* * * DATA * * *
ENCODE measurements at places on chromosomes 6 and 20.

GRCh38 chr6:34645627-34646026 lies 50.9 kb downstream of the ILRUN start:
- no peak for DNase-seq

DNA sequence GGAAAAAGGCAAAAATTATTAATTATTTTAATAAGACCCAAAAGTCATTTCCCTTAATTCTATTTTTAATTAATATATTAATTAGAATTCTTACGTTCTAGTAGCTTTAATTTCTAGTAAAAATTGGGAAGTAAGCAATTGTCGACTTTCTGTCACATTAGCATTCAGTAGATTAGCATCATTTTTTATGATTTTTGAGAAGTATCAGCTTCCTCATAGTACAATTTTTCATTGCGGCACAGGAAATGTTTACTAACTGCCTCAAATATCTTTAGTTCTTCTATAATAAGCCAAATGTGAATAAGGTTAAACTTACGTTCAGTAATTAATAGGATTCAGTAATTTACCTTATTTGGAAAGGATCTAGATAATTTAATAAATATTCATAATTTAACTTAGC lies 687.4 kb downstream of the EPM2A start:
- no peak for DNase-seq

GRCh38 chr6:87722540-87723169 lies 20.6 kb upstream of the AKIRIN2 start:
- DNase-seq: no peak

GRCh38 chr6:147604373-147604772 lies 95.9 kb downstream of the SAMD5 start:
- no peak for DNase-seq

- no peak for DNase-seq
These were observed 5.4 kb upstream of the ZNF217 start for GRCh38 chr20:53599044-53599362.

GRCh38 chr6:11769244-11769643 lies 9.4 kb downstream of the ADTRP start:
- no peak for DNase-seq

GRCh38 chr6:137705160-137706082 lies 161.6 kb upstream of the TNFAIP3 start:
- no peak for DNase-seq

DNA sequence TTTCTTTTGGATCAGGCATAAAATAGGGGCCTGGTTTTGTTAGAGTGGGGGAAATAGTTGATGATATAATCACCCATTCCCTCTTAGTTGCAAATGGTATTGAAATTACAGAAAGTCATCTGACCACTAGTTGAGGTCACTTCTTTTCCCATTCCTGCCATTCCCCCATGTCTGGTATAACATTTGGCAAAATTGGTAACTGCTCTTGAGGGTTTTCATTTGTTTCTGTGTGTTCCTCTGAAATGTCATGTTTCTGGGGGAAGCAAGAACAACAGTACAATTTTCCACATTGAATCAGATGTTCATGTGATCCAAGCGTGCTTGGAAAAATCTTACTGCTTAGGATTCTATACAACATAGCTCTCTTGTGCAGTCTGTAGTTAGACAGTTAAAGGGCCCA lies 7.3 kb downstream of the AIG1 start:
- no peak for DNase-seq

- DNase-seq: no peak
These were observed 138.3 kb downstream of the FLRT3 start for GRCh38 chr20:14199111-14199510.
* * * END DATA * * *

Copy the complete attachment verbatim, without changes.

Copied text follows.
ENCODE measurements at places on chromosomes 6 and 20.

GRCh38 chr6:34645627-34646026 lies 50.9 kb downstream of the ILRUN start:
- no peak for DNase-seq

DNA sequence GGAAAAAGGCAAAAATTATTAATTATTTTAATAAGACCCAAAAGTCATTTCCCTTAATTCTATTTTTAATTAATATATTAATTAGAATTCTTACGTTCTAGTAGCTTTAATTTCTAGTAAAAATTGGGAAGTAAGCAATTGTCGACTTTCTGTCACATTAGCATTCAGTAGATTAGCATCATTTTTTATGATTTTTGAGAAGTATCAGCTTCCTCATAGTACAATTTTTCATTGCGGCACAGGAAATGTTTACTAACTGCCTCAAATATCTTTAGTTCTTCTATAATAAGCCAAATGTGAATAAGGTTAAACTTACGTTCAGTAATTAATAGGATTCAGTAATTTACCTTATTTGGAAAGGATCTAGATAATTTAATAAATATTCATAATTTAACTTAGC lies 687.4 kb downstream of the EPM2A start:
- no peak for DNase-seq

GRCh38 chr6:87722540-87723169 lies 20.6 kb upstream of the AKIRIN2 start:
- DNase-seq: no peak

GRCh38 chr6:147604373-147604772 lies 95.9 kb downstream of the SAMD5 start:
- no peak for DNase-seq

- no peak for DNase-seq
These were observed 5.4 kb upstream of the ZNF217 start for GRCh38 chr20:53599044-53599362.

GRCh38 chr6:11769244-11769643 lies 9.4 kb downstream of the ADTRP start:
- no peak for DNase-seq

GRCh38 chr6:137705160-137706082 lies 161.6 kb upstream of the TNFAIP3 start:
- no peak for DNase-seq

DNA sequence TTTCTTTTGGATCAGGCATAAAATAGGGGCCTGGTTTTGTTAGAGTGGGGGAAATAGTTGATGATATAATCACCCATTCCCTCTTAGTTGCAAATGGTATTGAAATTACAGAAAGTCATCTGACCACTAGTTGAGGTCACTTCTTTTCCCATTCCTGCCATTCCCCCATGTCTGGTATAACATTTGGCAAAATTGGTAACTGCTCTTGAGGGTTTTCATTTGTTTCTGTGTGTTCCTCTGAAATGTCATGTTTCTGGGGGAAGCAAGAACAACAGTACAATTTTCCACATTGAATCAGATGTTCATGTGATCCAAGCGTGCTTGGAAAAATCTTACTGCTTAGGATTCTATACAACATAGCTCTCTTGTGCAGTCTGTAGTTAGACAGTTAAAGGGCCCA lies 7.3 kb downstream of the AIG1 start:
- no peak for DNase-seq

- DNase-seq: no peak
These were observed 138.3 kb downstream of the FLRT3 start for GRCh38 chr20:14199111-14199510.